Journal of Law and Policy


Lane Waples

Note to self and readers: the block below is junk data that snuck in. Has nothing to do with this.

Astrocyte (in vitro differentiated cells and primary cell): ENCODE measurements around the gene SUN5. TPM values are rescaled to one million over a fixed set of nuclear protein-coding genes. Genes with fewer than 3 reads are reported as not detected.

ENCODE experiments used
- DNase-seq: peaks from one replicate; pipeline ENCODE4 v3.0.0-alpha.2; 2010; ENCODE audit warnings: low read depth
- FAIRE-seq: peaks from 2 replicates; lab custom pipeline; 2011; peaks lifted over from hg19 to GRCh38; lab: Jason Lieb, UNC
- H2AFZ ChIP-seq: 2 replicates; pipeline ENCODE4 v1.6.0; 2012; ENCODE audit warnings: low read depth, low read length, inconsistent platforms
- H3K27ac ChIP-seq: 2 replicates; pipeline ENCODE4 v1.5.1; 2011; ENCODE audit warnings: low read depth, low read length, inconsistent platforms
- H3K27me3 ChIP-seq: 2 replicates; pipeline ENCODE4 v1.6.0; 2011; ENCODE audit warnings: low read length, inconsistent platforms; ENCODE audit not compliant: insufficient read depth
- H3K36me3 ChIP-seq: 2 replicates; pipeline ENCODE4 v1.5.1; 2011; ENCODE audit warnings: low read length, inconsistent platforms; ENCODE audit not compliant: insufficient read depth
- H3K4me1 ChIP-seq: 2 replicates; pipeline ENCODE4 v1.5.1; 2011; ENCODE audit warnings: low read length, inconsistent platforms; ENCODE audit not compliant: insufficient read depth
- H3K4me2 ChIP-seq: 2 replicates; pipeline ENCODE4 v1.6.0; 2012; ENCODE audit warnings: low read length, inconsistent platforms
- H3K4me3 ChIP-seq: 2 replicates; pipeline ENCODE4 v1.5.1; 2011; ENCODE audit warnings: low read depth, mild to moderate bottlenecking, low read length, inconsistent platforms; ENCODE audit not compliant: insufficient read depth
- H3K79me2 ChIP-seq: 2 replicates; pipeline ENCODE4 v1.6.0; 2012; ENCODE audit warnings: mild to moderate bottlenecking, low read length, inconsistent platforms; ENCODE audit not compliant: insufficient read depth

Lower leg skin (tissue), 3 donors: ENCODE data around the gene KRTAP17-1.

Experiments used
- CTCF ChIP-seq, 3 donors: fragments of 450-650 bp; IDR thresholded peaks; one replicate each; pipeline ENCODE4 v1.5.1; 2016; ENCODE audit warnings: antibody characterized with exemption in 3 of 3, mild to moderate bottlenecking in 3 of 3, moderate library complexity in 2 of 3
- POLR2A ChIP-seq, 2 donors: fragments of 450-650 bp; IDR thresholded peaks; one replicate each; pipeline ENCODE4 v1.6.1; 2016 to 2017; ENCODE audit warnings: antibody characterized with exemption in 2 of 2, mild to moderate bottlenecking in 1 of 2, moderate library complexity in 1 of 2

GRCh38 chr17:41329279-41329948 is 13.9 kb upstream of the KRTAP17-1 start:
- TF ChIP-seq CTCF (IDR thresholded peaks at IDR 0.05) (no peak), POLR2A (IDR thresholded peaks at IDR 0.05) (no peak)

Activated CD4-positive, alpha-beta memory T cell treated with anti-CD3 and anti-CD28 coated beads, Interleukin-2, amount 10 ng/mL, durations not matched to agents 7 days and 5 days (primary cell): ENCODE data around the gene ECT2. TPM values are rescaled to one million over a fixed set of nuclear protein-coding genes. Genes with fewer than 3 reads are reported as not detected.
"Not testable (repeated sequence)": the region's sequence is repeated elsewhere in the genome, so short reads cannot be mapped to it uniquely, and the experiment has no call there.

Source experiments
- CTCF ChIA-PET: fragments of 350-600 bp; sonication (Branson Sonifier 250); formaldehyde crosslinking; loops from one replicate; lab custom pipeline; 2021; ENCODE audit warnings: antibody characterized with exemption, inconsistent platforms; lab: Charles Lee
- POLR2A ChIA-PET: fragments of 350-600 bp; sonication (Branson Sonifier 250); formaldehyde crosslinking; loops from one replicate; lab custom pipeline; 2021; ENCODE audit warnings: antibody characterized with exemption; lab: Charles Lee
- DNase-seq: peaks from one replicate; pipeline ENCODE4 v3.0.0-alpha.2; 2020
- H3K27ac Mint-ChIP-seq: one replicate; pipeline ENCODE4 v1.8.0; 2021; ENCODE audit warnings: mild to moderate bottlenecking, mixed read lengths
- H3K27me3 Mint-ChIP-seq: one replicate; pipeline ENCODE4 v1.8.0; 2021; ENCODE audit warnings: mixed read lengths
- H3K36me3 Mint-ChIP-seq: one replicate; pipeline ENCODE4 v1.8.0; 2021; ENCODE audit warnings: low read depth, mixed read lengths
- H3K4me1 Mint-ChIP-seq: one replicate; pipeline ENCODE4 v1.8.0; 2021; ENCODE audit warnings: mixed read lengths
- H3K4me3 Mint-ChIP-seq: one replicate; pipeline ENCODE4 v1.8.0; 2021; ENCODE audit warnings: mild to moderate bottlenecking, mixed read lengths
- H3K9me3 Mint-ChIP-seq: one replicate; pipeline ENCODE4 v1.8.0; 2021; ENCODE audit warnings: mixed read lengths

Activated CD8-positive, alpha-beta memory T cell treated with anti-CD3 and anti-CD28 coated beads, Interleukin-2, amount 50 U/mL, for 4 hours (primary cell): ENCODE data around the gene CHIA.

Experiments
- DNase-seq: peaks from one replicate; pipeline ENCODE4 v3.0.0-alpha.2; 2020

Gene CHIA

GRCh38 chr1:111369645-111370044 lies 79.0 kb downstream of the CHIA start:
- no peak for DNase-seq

Criminal justice reform is elusive in the United States. Despite evidence that the system is broken, change remains ephemeral at best. This is partially attributable to the fact that most attempts to reform the criminal legal system have occurred through the political process. However, another method of criminal justice reform is to assist communities as they address the root causes of crime. Undergirding this approach is the belief that building stronger communities contributes to less crime and reduces recidivism. After seizing $250 million via prosecutions of financial crimes in 2016, the New York County District Attorney’s Office created a “first-of-its-kind” initiative to reinvest those seized funds into the communities of Manhattan in New York City. This “Criminal Justice Investment Initiative” (CJII) seeks to empower said communities through a variety of programs to prevent crime from happening in the first place. This Note argues that prosecutorial offices across the United States should create similar initiatives that derive funding solely from seizures related to financial crimes. In doing so, it highlights why the political process is unequipped to enable criminal justice reform, explains the notion of community-based criminal justice reform, explores the CJII, and finally demonstrates the pitfalls of constructing such initiatives around traditional civil asset forfeitures.